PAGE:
The presidents of Washington's four black-controlled financial institutions have formed an unusual development team to bid on the redevelopment of part of Galler Place, one of downtown Washington's most massive and financially promising parcels of available land.

The group is heading up the first integrated development team with blacks in control, to bid on downtown property, according to William Fitzgerald, president of Independence Federal Savings and Loan and one of the main forces behind the team called Capital Landmark Associates.

Development of the parcel between 6th and 7th and G and F streets NW will cost at least $100 million. Its location near the Metro station, four blocks from the city's convention center and across the street from the National Portrait Gallery, makes it prime property.

Implications of such a move are awesome in a city in which more than 70 percent of the residents are black but only one or two downtown landowners are, Fitzgerald Said. They own small buildings on the outskirts of downtown, not where the real estate action is.

One criterion for awarding bids on properties controlled by the Redevelopment Land Agency is minority participation in the development teams. So many of those bidding on the team get a few members of minorities to work with them and comprise about 5 percent to 15 percent interest in the venture.

But Capital Landmark Associates is about 60 percent black-owned and 40 percent white-owned, Fitzgerald said. Financial backers of the group are directors of Community Federal Savings and Loan, headed by Orlando W. Darden; Industrial Bank of Washington, whose president is B. Doyle Mitchell; and Independence. United National Bank, whose president is Samuel I. Foggle, will provide financial assistance, Fitzgerald said.

The builder engaged by the group is Melvin Lenkin, who is white. He owns 33 percent of the venture, Fitzgerald said. Other whites in the organization include members of the institutions' boards of directors.

The association was formed because "we felt there were so few" commercial properties ohned by minorities, Fitzgerald said. "Something in this area had to be done. Out of that philosophy, that economic development by blacks in the city was good for the city . . . we evolved into a joint venture."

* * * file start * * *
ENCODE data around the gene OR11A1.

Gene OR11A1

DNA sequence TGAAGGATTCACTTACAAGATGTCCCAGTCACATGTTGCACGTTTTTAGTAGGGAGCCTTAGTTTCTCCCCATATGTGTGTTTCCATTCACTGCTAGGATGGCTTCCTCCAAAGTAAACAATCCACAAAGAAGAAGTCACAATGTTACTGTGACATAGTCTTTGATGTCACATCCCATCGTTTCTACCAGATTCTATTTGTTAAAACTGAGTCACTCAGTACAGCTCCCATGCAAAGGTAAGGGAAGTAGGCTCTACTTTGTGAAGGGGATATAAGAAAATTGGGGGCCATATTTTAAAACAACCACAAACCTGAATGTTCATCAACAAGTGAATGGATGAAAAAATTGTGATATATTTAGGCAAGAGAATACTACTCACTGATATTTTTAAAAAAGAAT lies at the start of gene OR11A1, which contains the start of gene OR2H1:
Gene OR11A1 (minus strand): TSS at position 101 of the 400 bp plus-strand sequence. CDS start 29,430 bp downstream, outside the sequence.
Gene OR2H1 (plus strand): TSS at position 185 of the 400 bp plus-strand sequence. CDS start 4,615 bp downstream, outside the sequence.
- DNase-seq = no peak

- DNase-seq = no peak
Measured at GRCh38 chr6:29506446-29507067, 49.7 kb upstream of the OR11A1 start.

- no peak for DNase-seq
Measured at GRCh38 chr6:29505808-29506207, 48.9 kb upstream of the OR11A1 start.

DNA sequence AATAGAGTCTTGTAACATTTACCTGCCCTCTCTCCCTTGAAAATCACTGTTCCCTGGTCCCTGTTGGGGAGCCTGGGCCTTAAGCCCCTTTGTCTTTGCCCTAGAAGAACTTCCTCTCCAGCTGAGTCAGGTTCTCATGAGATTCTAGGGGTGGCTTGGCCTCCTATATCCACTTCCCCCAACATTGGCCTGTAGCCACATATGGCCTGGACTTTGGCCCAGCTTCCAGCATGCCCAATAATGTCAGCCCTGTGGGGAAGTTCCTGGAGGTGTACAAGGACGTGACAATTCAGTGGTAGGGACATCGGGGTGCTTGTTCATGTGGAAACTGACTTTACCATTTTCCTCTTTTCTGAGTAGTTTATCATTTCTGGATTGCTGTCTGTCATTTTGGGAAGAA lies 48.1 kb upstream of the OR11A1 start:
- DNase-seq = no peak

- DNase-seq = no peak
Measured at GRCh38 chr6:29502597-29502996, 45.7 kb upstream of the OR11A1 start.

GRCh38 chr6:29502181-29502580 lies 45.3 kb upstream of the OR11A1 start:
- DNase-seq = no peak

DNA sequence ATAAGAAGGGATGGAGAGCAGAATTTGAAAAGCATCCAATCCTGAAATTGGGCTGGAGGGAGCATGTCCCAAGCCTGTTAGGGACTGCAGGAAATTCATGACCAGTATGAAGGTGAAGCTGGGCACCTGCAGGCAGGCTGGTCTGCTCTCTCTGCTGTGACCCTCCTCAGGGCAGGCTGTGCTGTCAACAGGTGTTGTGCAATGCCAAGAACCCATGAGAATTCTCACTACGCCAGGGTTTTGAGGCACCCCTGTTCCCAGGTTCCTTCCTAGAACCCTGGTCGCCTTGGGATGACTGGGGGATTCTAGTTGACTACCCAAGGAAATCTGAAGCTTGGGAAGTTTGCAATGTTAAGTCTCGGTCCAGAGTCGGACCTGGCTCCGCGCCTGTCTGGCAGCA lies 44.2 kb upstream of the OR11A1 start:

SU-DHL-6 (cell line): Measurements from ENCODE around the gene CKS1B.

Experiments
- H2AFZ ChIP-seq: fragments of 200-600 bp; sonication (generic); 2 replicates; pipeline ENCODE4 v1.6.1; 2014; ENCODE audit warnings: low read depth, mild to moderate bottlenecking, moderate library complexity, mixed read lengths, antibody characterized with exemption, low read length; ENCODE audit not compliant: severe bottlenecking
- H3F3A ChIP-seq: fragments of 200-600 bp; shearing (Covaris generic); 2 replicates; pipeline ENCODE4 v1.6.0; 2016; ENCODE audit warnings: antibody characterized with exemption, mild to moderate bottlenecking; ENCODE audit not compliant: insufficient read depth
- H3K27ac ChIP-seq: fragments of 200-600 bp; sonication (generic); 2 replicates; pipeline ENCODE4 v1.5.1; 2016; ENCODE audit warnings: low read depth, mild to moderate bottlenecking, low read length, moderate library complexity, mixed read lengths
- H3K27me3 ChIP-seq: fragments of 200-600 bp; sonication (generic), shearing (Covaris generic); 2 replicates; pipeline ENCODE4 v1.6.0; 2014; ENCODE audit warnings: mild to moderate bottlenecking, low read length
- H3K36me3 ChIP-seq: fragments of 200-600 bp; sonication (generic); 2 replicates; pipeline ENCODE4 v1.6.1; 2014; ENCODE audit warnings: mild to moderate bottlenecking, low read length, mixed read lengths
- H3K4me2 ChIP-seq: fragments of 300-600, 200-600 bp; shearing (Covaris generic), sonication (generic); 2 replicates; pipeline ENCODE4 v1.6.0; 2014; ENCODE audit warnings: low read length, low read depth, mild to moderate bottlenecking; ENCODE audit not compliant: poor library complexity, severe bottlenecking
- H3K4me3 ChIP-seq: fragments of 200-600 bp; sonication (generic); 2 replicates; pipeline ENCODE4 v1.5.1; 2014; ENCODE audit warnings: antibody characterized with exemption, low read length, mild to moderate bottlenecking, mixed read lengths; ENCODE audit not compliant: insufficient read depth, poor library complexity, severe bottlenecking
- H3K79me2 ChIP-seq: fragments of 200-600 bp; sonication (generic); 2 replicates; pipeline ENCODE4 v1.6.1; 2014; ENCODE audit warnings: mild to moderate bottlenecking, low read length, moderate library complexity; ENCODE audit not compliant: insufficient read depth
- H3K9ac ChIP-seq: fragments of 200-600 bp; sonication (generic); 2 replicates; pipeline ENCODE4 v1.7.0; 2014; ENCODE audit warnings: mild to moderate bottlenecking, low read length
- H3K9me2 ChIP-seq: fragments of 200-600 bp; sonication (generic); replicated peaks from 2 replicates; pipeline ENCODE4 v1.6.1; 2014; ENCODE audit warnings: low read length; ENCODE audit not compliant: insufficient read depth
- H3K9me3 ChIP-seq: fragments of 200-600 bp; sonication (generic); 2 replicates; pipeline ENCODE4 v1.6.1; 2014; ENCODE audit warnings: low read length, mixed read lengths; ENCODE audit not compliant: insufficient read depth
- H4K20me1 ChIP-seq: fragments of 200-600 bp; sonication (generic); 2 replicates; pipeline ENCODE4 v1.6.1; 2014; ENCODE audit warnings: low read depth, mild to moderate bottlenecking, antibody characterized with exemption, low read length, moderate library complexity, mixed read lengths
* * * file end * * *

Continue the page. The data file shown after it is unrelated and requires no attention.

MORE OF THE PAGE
At first, the four presidents contemplated having their insitutions own the venture, but banking regulations made that a problem, Fitzgerald said. Instead, the institutions' directors are participating as individuals, Fitzgerald said.

"The uniqueness is, we brought together an interracial development team and, with black control, it's the reverse of what is usually presented to the RLA." Fitzgerald said.

It's "important for blacks to own a piece of the rock," Fitzgerald explained. "It could stimulate other blacks into other kinds of actions. It's not a racist kind of thing, but we feel it's really healthy."

Fitzgerald wouldn't reveal what specific plans to group has for the parcel in which a couple of parking lots, vacant land and old buildings now stand. He only said that the group's philosophy places a high priority on minority ownership of whatever is built there.

Arnold Mays, acting chief of marketing and development for the Department of Housing, said the city is looking for a variety of daytime and nightime uses for the land, which he described as a "critical site" because of its prime location. The last date for submitting bids is Friday.

Although it isn't unusual for developers to have minority control, Mays said "this could be a little different because of the magnitude of the development. It's a lot different than a $5 million, $10 million or $20 million development."

"This one is really big," Mays continued. "It's one of the largest single developments we have had in many, many years." After awarding bids on the Gallery Place parcel, the agency will have "no more big downtown parcels," Mays said.

A year ago, the agency designated the Oliver T. Carr Co. and Landow & Co. to prepare plans for a $200 million rebuilding project on the three blocks atop the Metro Center subway station in downtown Washington. Carr's partner in that project was black builder Theodore Hagans, developer of the Fort Lincoln housing project in Northeast Washington. Landow Co. has minority partners who will own a 25 percent interest in the venture.

Western's president, Herbert Miller, said last night that his firm will bid on the parcel as a site for a residential and office development with an international flavor.